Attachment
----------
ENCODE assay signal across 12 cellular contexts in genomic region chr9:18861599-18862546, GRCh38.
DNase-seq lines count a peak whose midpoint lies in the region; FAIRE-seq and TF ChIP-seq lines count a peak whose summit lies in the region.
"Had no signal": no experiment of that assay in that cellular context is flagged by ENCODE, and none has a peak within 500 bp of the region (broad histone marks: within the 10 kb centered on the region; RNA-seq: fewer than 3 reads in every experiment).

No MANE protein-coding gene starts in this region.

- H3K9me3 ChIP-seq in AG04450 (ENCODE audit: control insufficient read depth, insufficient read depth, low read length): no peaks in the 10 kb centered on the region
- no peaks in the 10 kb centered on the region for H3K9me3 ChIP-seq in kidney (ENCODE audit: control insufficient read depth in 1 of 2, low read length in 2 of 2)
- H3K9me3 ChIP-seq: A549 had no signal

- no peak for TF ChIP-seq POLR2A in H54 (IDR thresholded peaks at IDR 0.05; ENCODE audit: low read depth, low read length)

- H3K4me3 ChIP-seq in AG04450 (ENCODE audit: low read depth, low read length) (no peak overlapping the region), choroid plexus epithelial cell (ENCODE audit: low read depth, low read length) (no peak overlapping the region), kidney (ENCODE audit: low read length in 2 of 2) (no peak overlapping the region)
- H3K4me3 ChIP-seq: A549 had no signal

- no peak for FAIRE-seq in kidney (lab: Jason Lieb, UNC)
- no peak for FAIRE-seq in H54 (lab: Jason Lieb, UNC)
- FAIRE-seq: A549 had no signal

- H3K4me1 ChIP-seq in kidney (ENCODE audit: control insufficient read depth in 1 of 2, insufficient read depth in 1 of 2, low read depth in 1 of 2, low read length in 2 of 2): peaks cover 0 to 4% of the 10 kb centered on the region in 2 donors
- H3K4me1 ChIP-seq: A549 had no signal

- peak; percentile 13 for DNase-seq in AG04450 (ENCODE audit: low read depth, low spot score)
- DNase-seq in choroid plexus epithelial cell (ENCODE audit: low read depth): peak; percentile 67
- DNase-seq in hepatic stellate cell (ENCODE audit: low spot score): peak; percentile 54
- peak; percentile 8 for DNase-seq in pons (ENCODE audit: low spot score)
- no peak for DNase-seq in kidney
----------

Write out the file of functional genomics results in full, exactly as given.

ENCODE assay signal across 12 cellular contexts in genomic region chr9:18861599-18862546, GRCh38.
DNase-seq lines count a peak whose midpoint lies in the region; FAIRE-seq and TF ChIP-seq lines count a peak whose summit lies in the region.
"Had no signal": no experiment of that assay in that cellular context is flagged by ENCODE, and none has a peak within 500 bp of the region (broad histone marks: within the 10 kb centered on the region; RNA-seq: fewer than 3 reads in every experiment).

No MANE protein-coding gene starts in this region.

- H3K9me3 ChIP-seq in AG04450 (ENCODE audit: control insufficient read depth, insufficient read depth, low read length): no peaks in the 10 kb centered on the region
- no peaks in the 10 kb centered on the region for H3K9me3 ChIP-seq in kidney (ENCODE audit: control insufficient read depth in 1 of 2, low read length in 2 of 2)
- H3K9me3 ChIP-seq: A549 had no signal

- no peak for TF ChIP-seq POLR2A in H54 (IDR thresholded peaks at IDR 0.05; ENCODE audit: low read depth, low read length)

- H3K4me3 ChIP-seq in AG04450 (ENCODE audit: low read depth, low read length) (no peak overlapping the region), choroid plexus epithelial cell (ENCODE audit: low read depth, low read length) (no peak overlapping the region), kidney (ENCODE audit: low read length in 2 of 2) (no peak overlapping the region)
- H3K4me3 ChIP-seq: A549 had no signal

- no peak for FAIRE-seq in kidney (lab: Jason Lieb, UNC)
- no peak for FAIRE-seq in H54 (lab: Jason Lieb, UNC)
- FAIRE-seq: A549 had no signal

- H3K4me1 ChIP-seq in kidney (ENCODE audit: control insufficient read depth in 1 of 2, insufficient read depth in 1 of 2, low read depth in 1 of 2, low read length in 2 of 2): peaks cover 0 to 4% of the 10 kb centered on the region in 2 donors
- H3K4me1 ChIP-seq: A549 had no signal

- peak; percentile 13 for DNase-seq in AG04450 (ENCODE audit: low read depth, low spot score)
- DNase-seq in choroid plexus epithelial cell (ENCODE audit: low read depth): peak; percentile 67
- DNase-seq in hepatic stellate cell (ENCODE audit: low spot score): peak; percentile 54
- peak; percentile 8 for DNase-seq in pons (ENCODE audit: low spot score)
- no peak for DNase-seq in kidney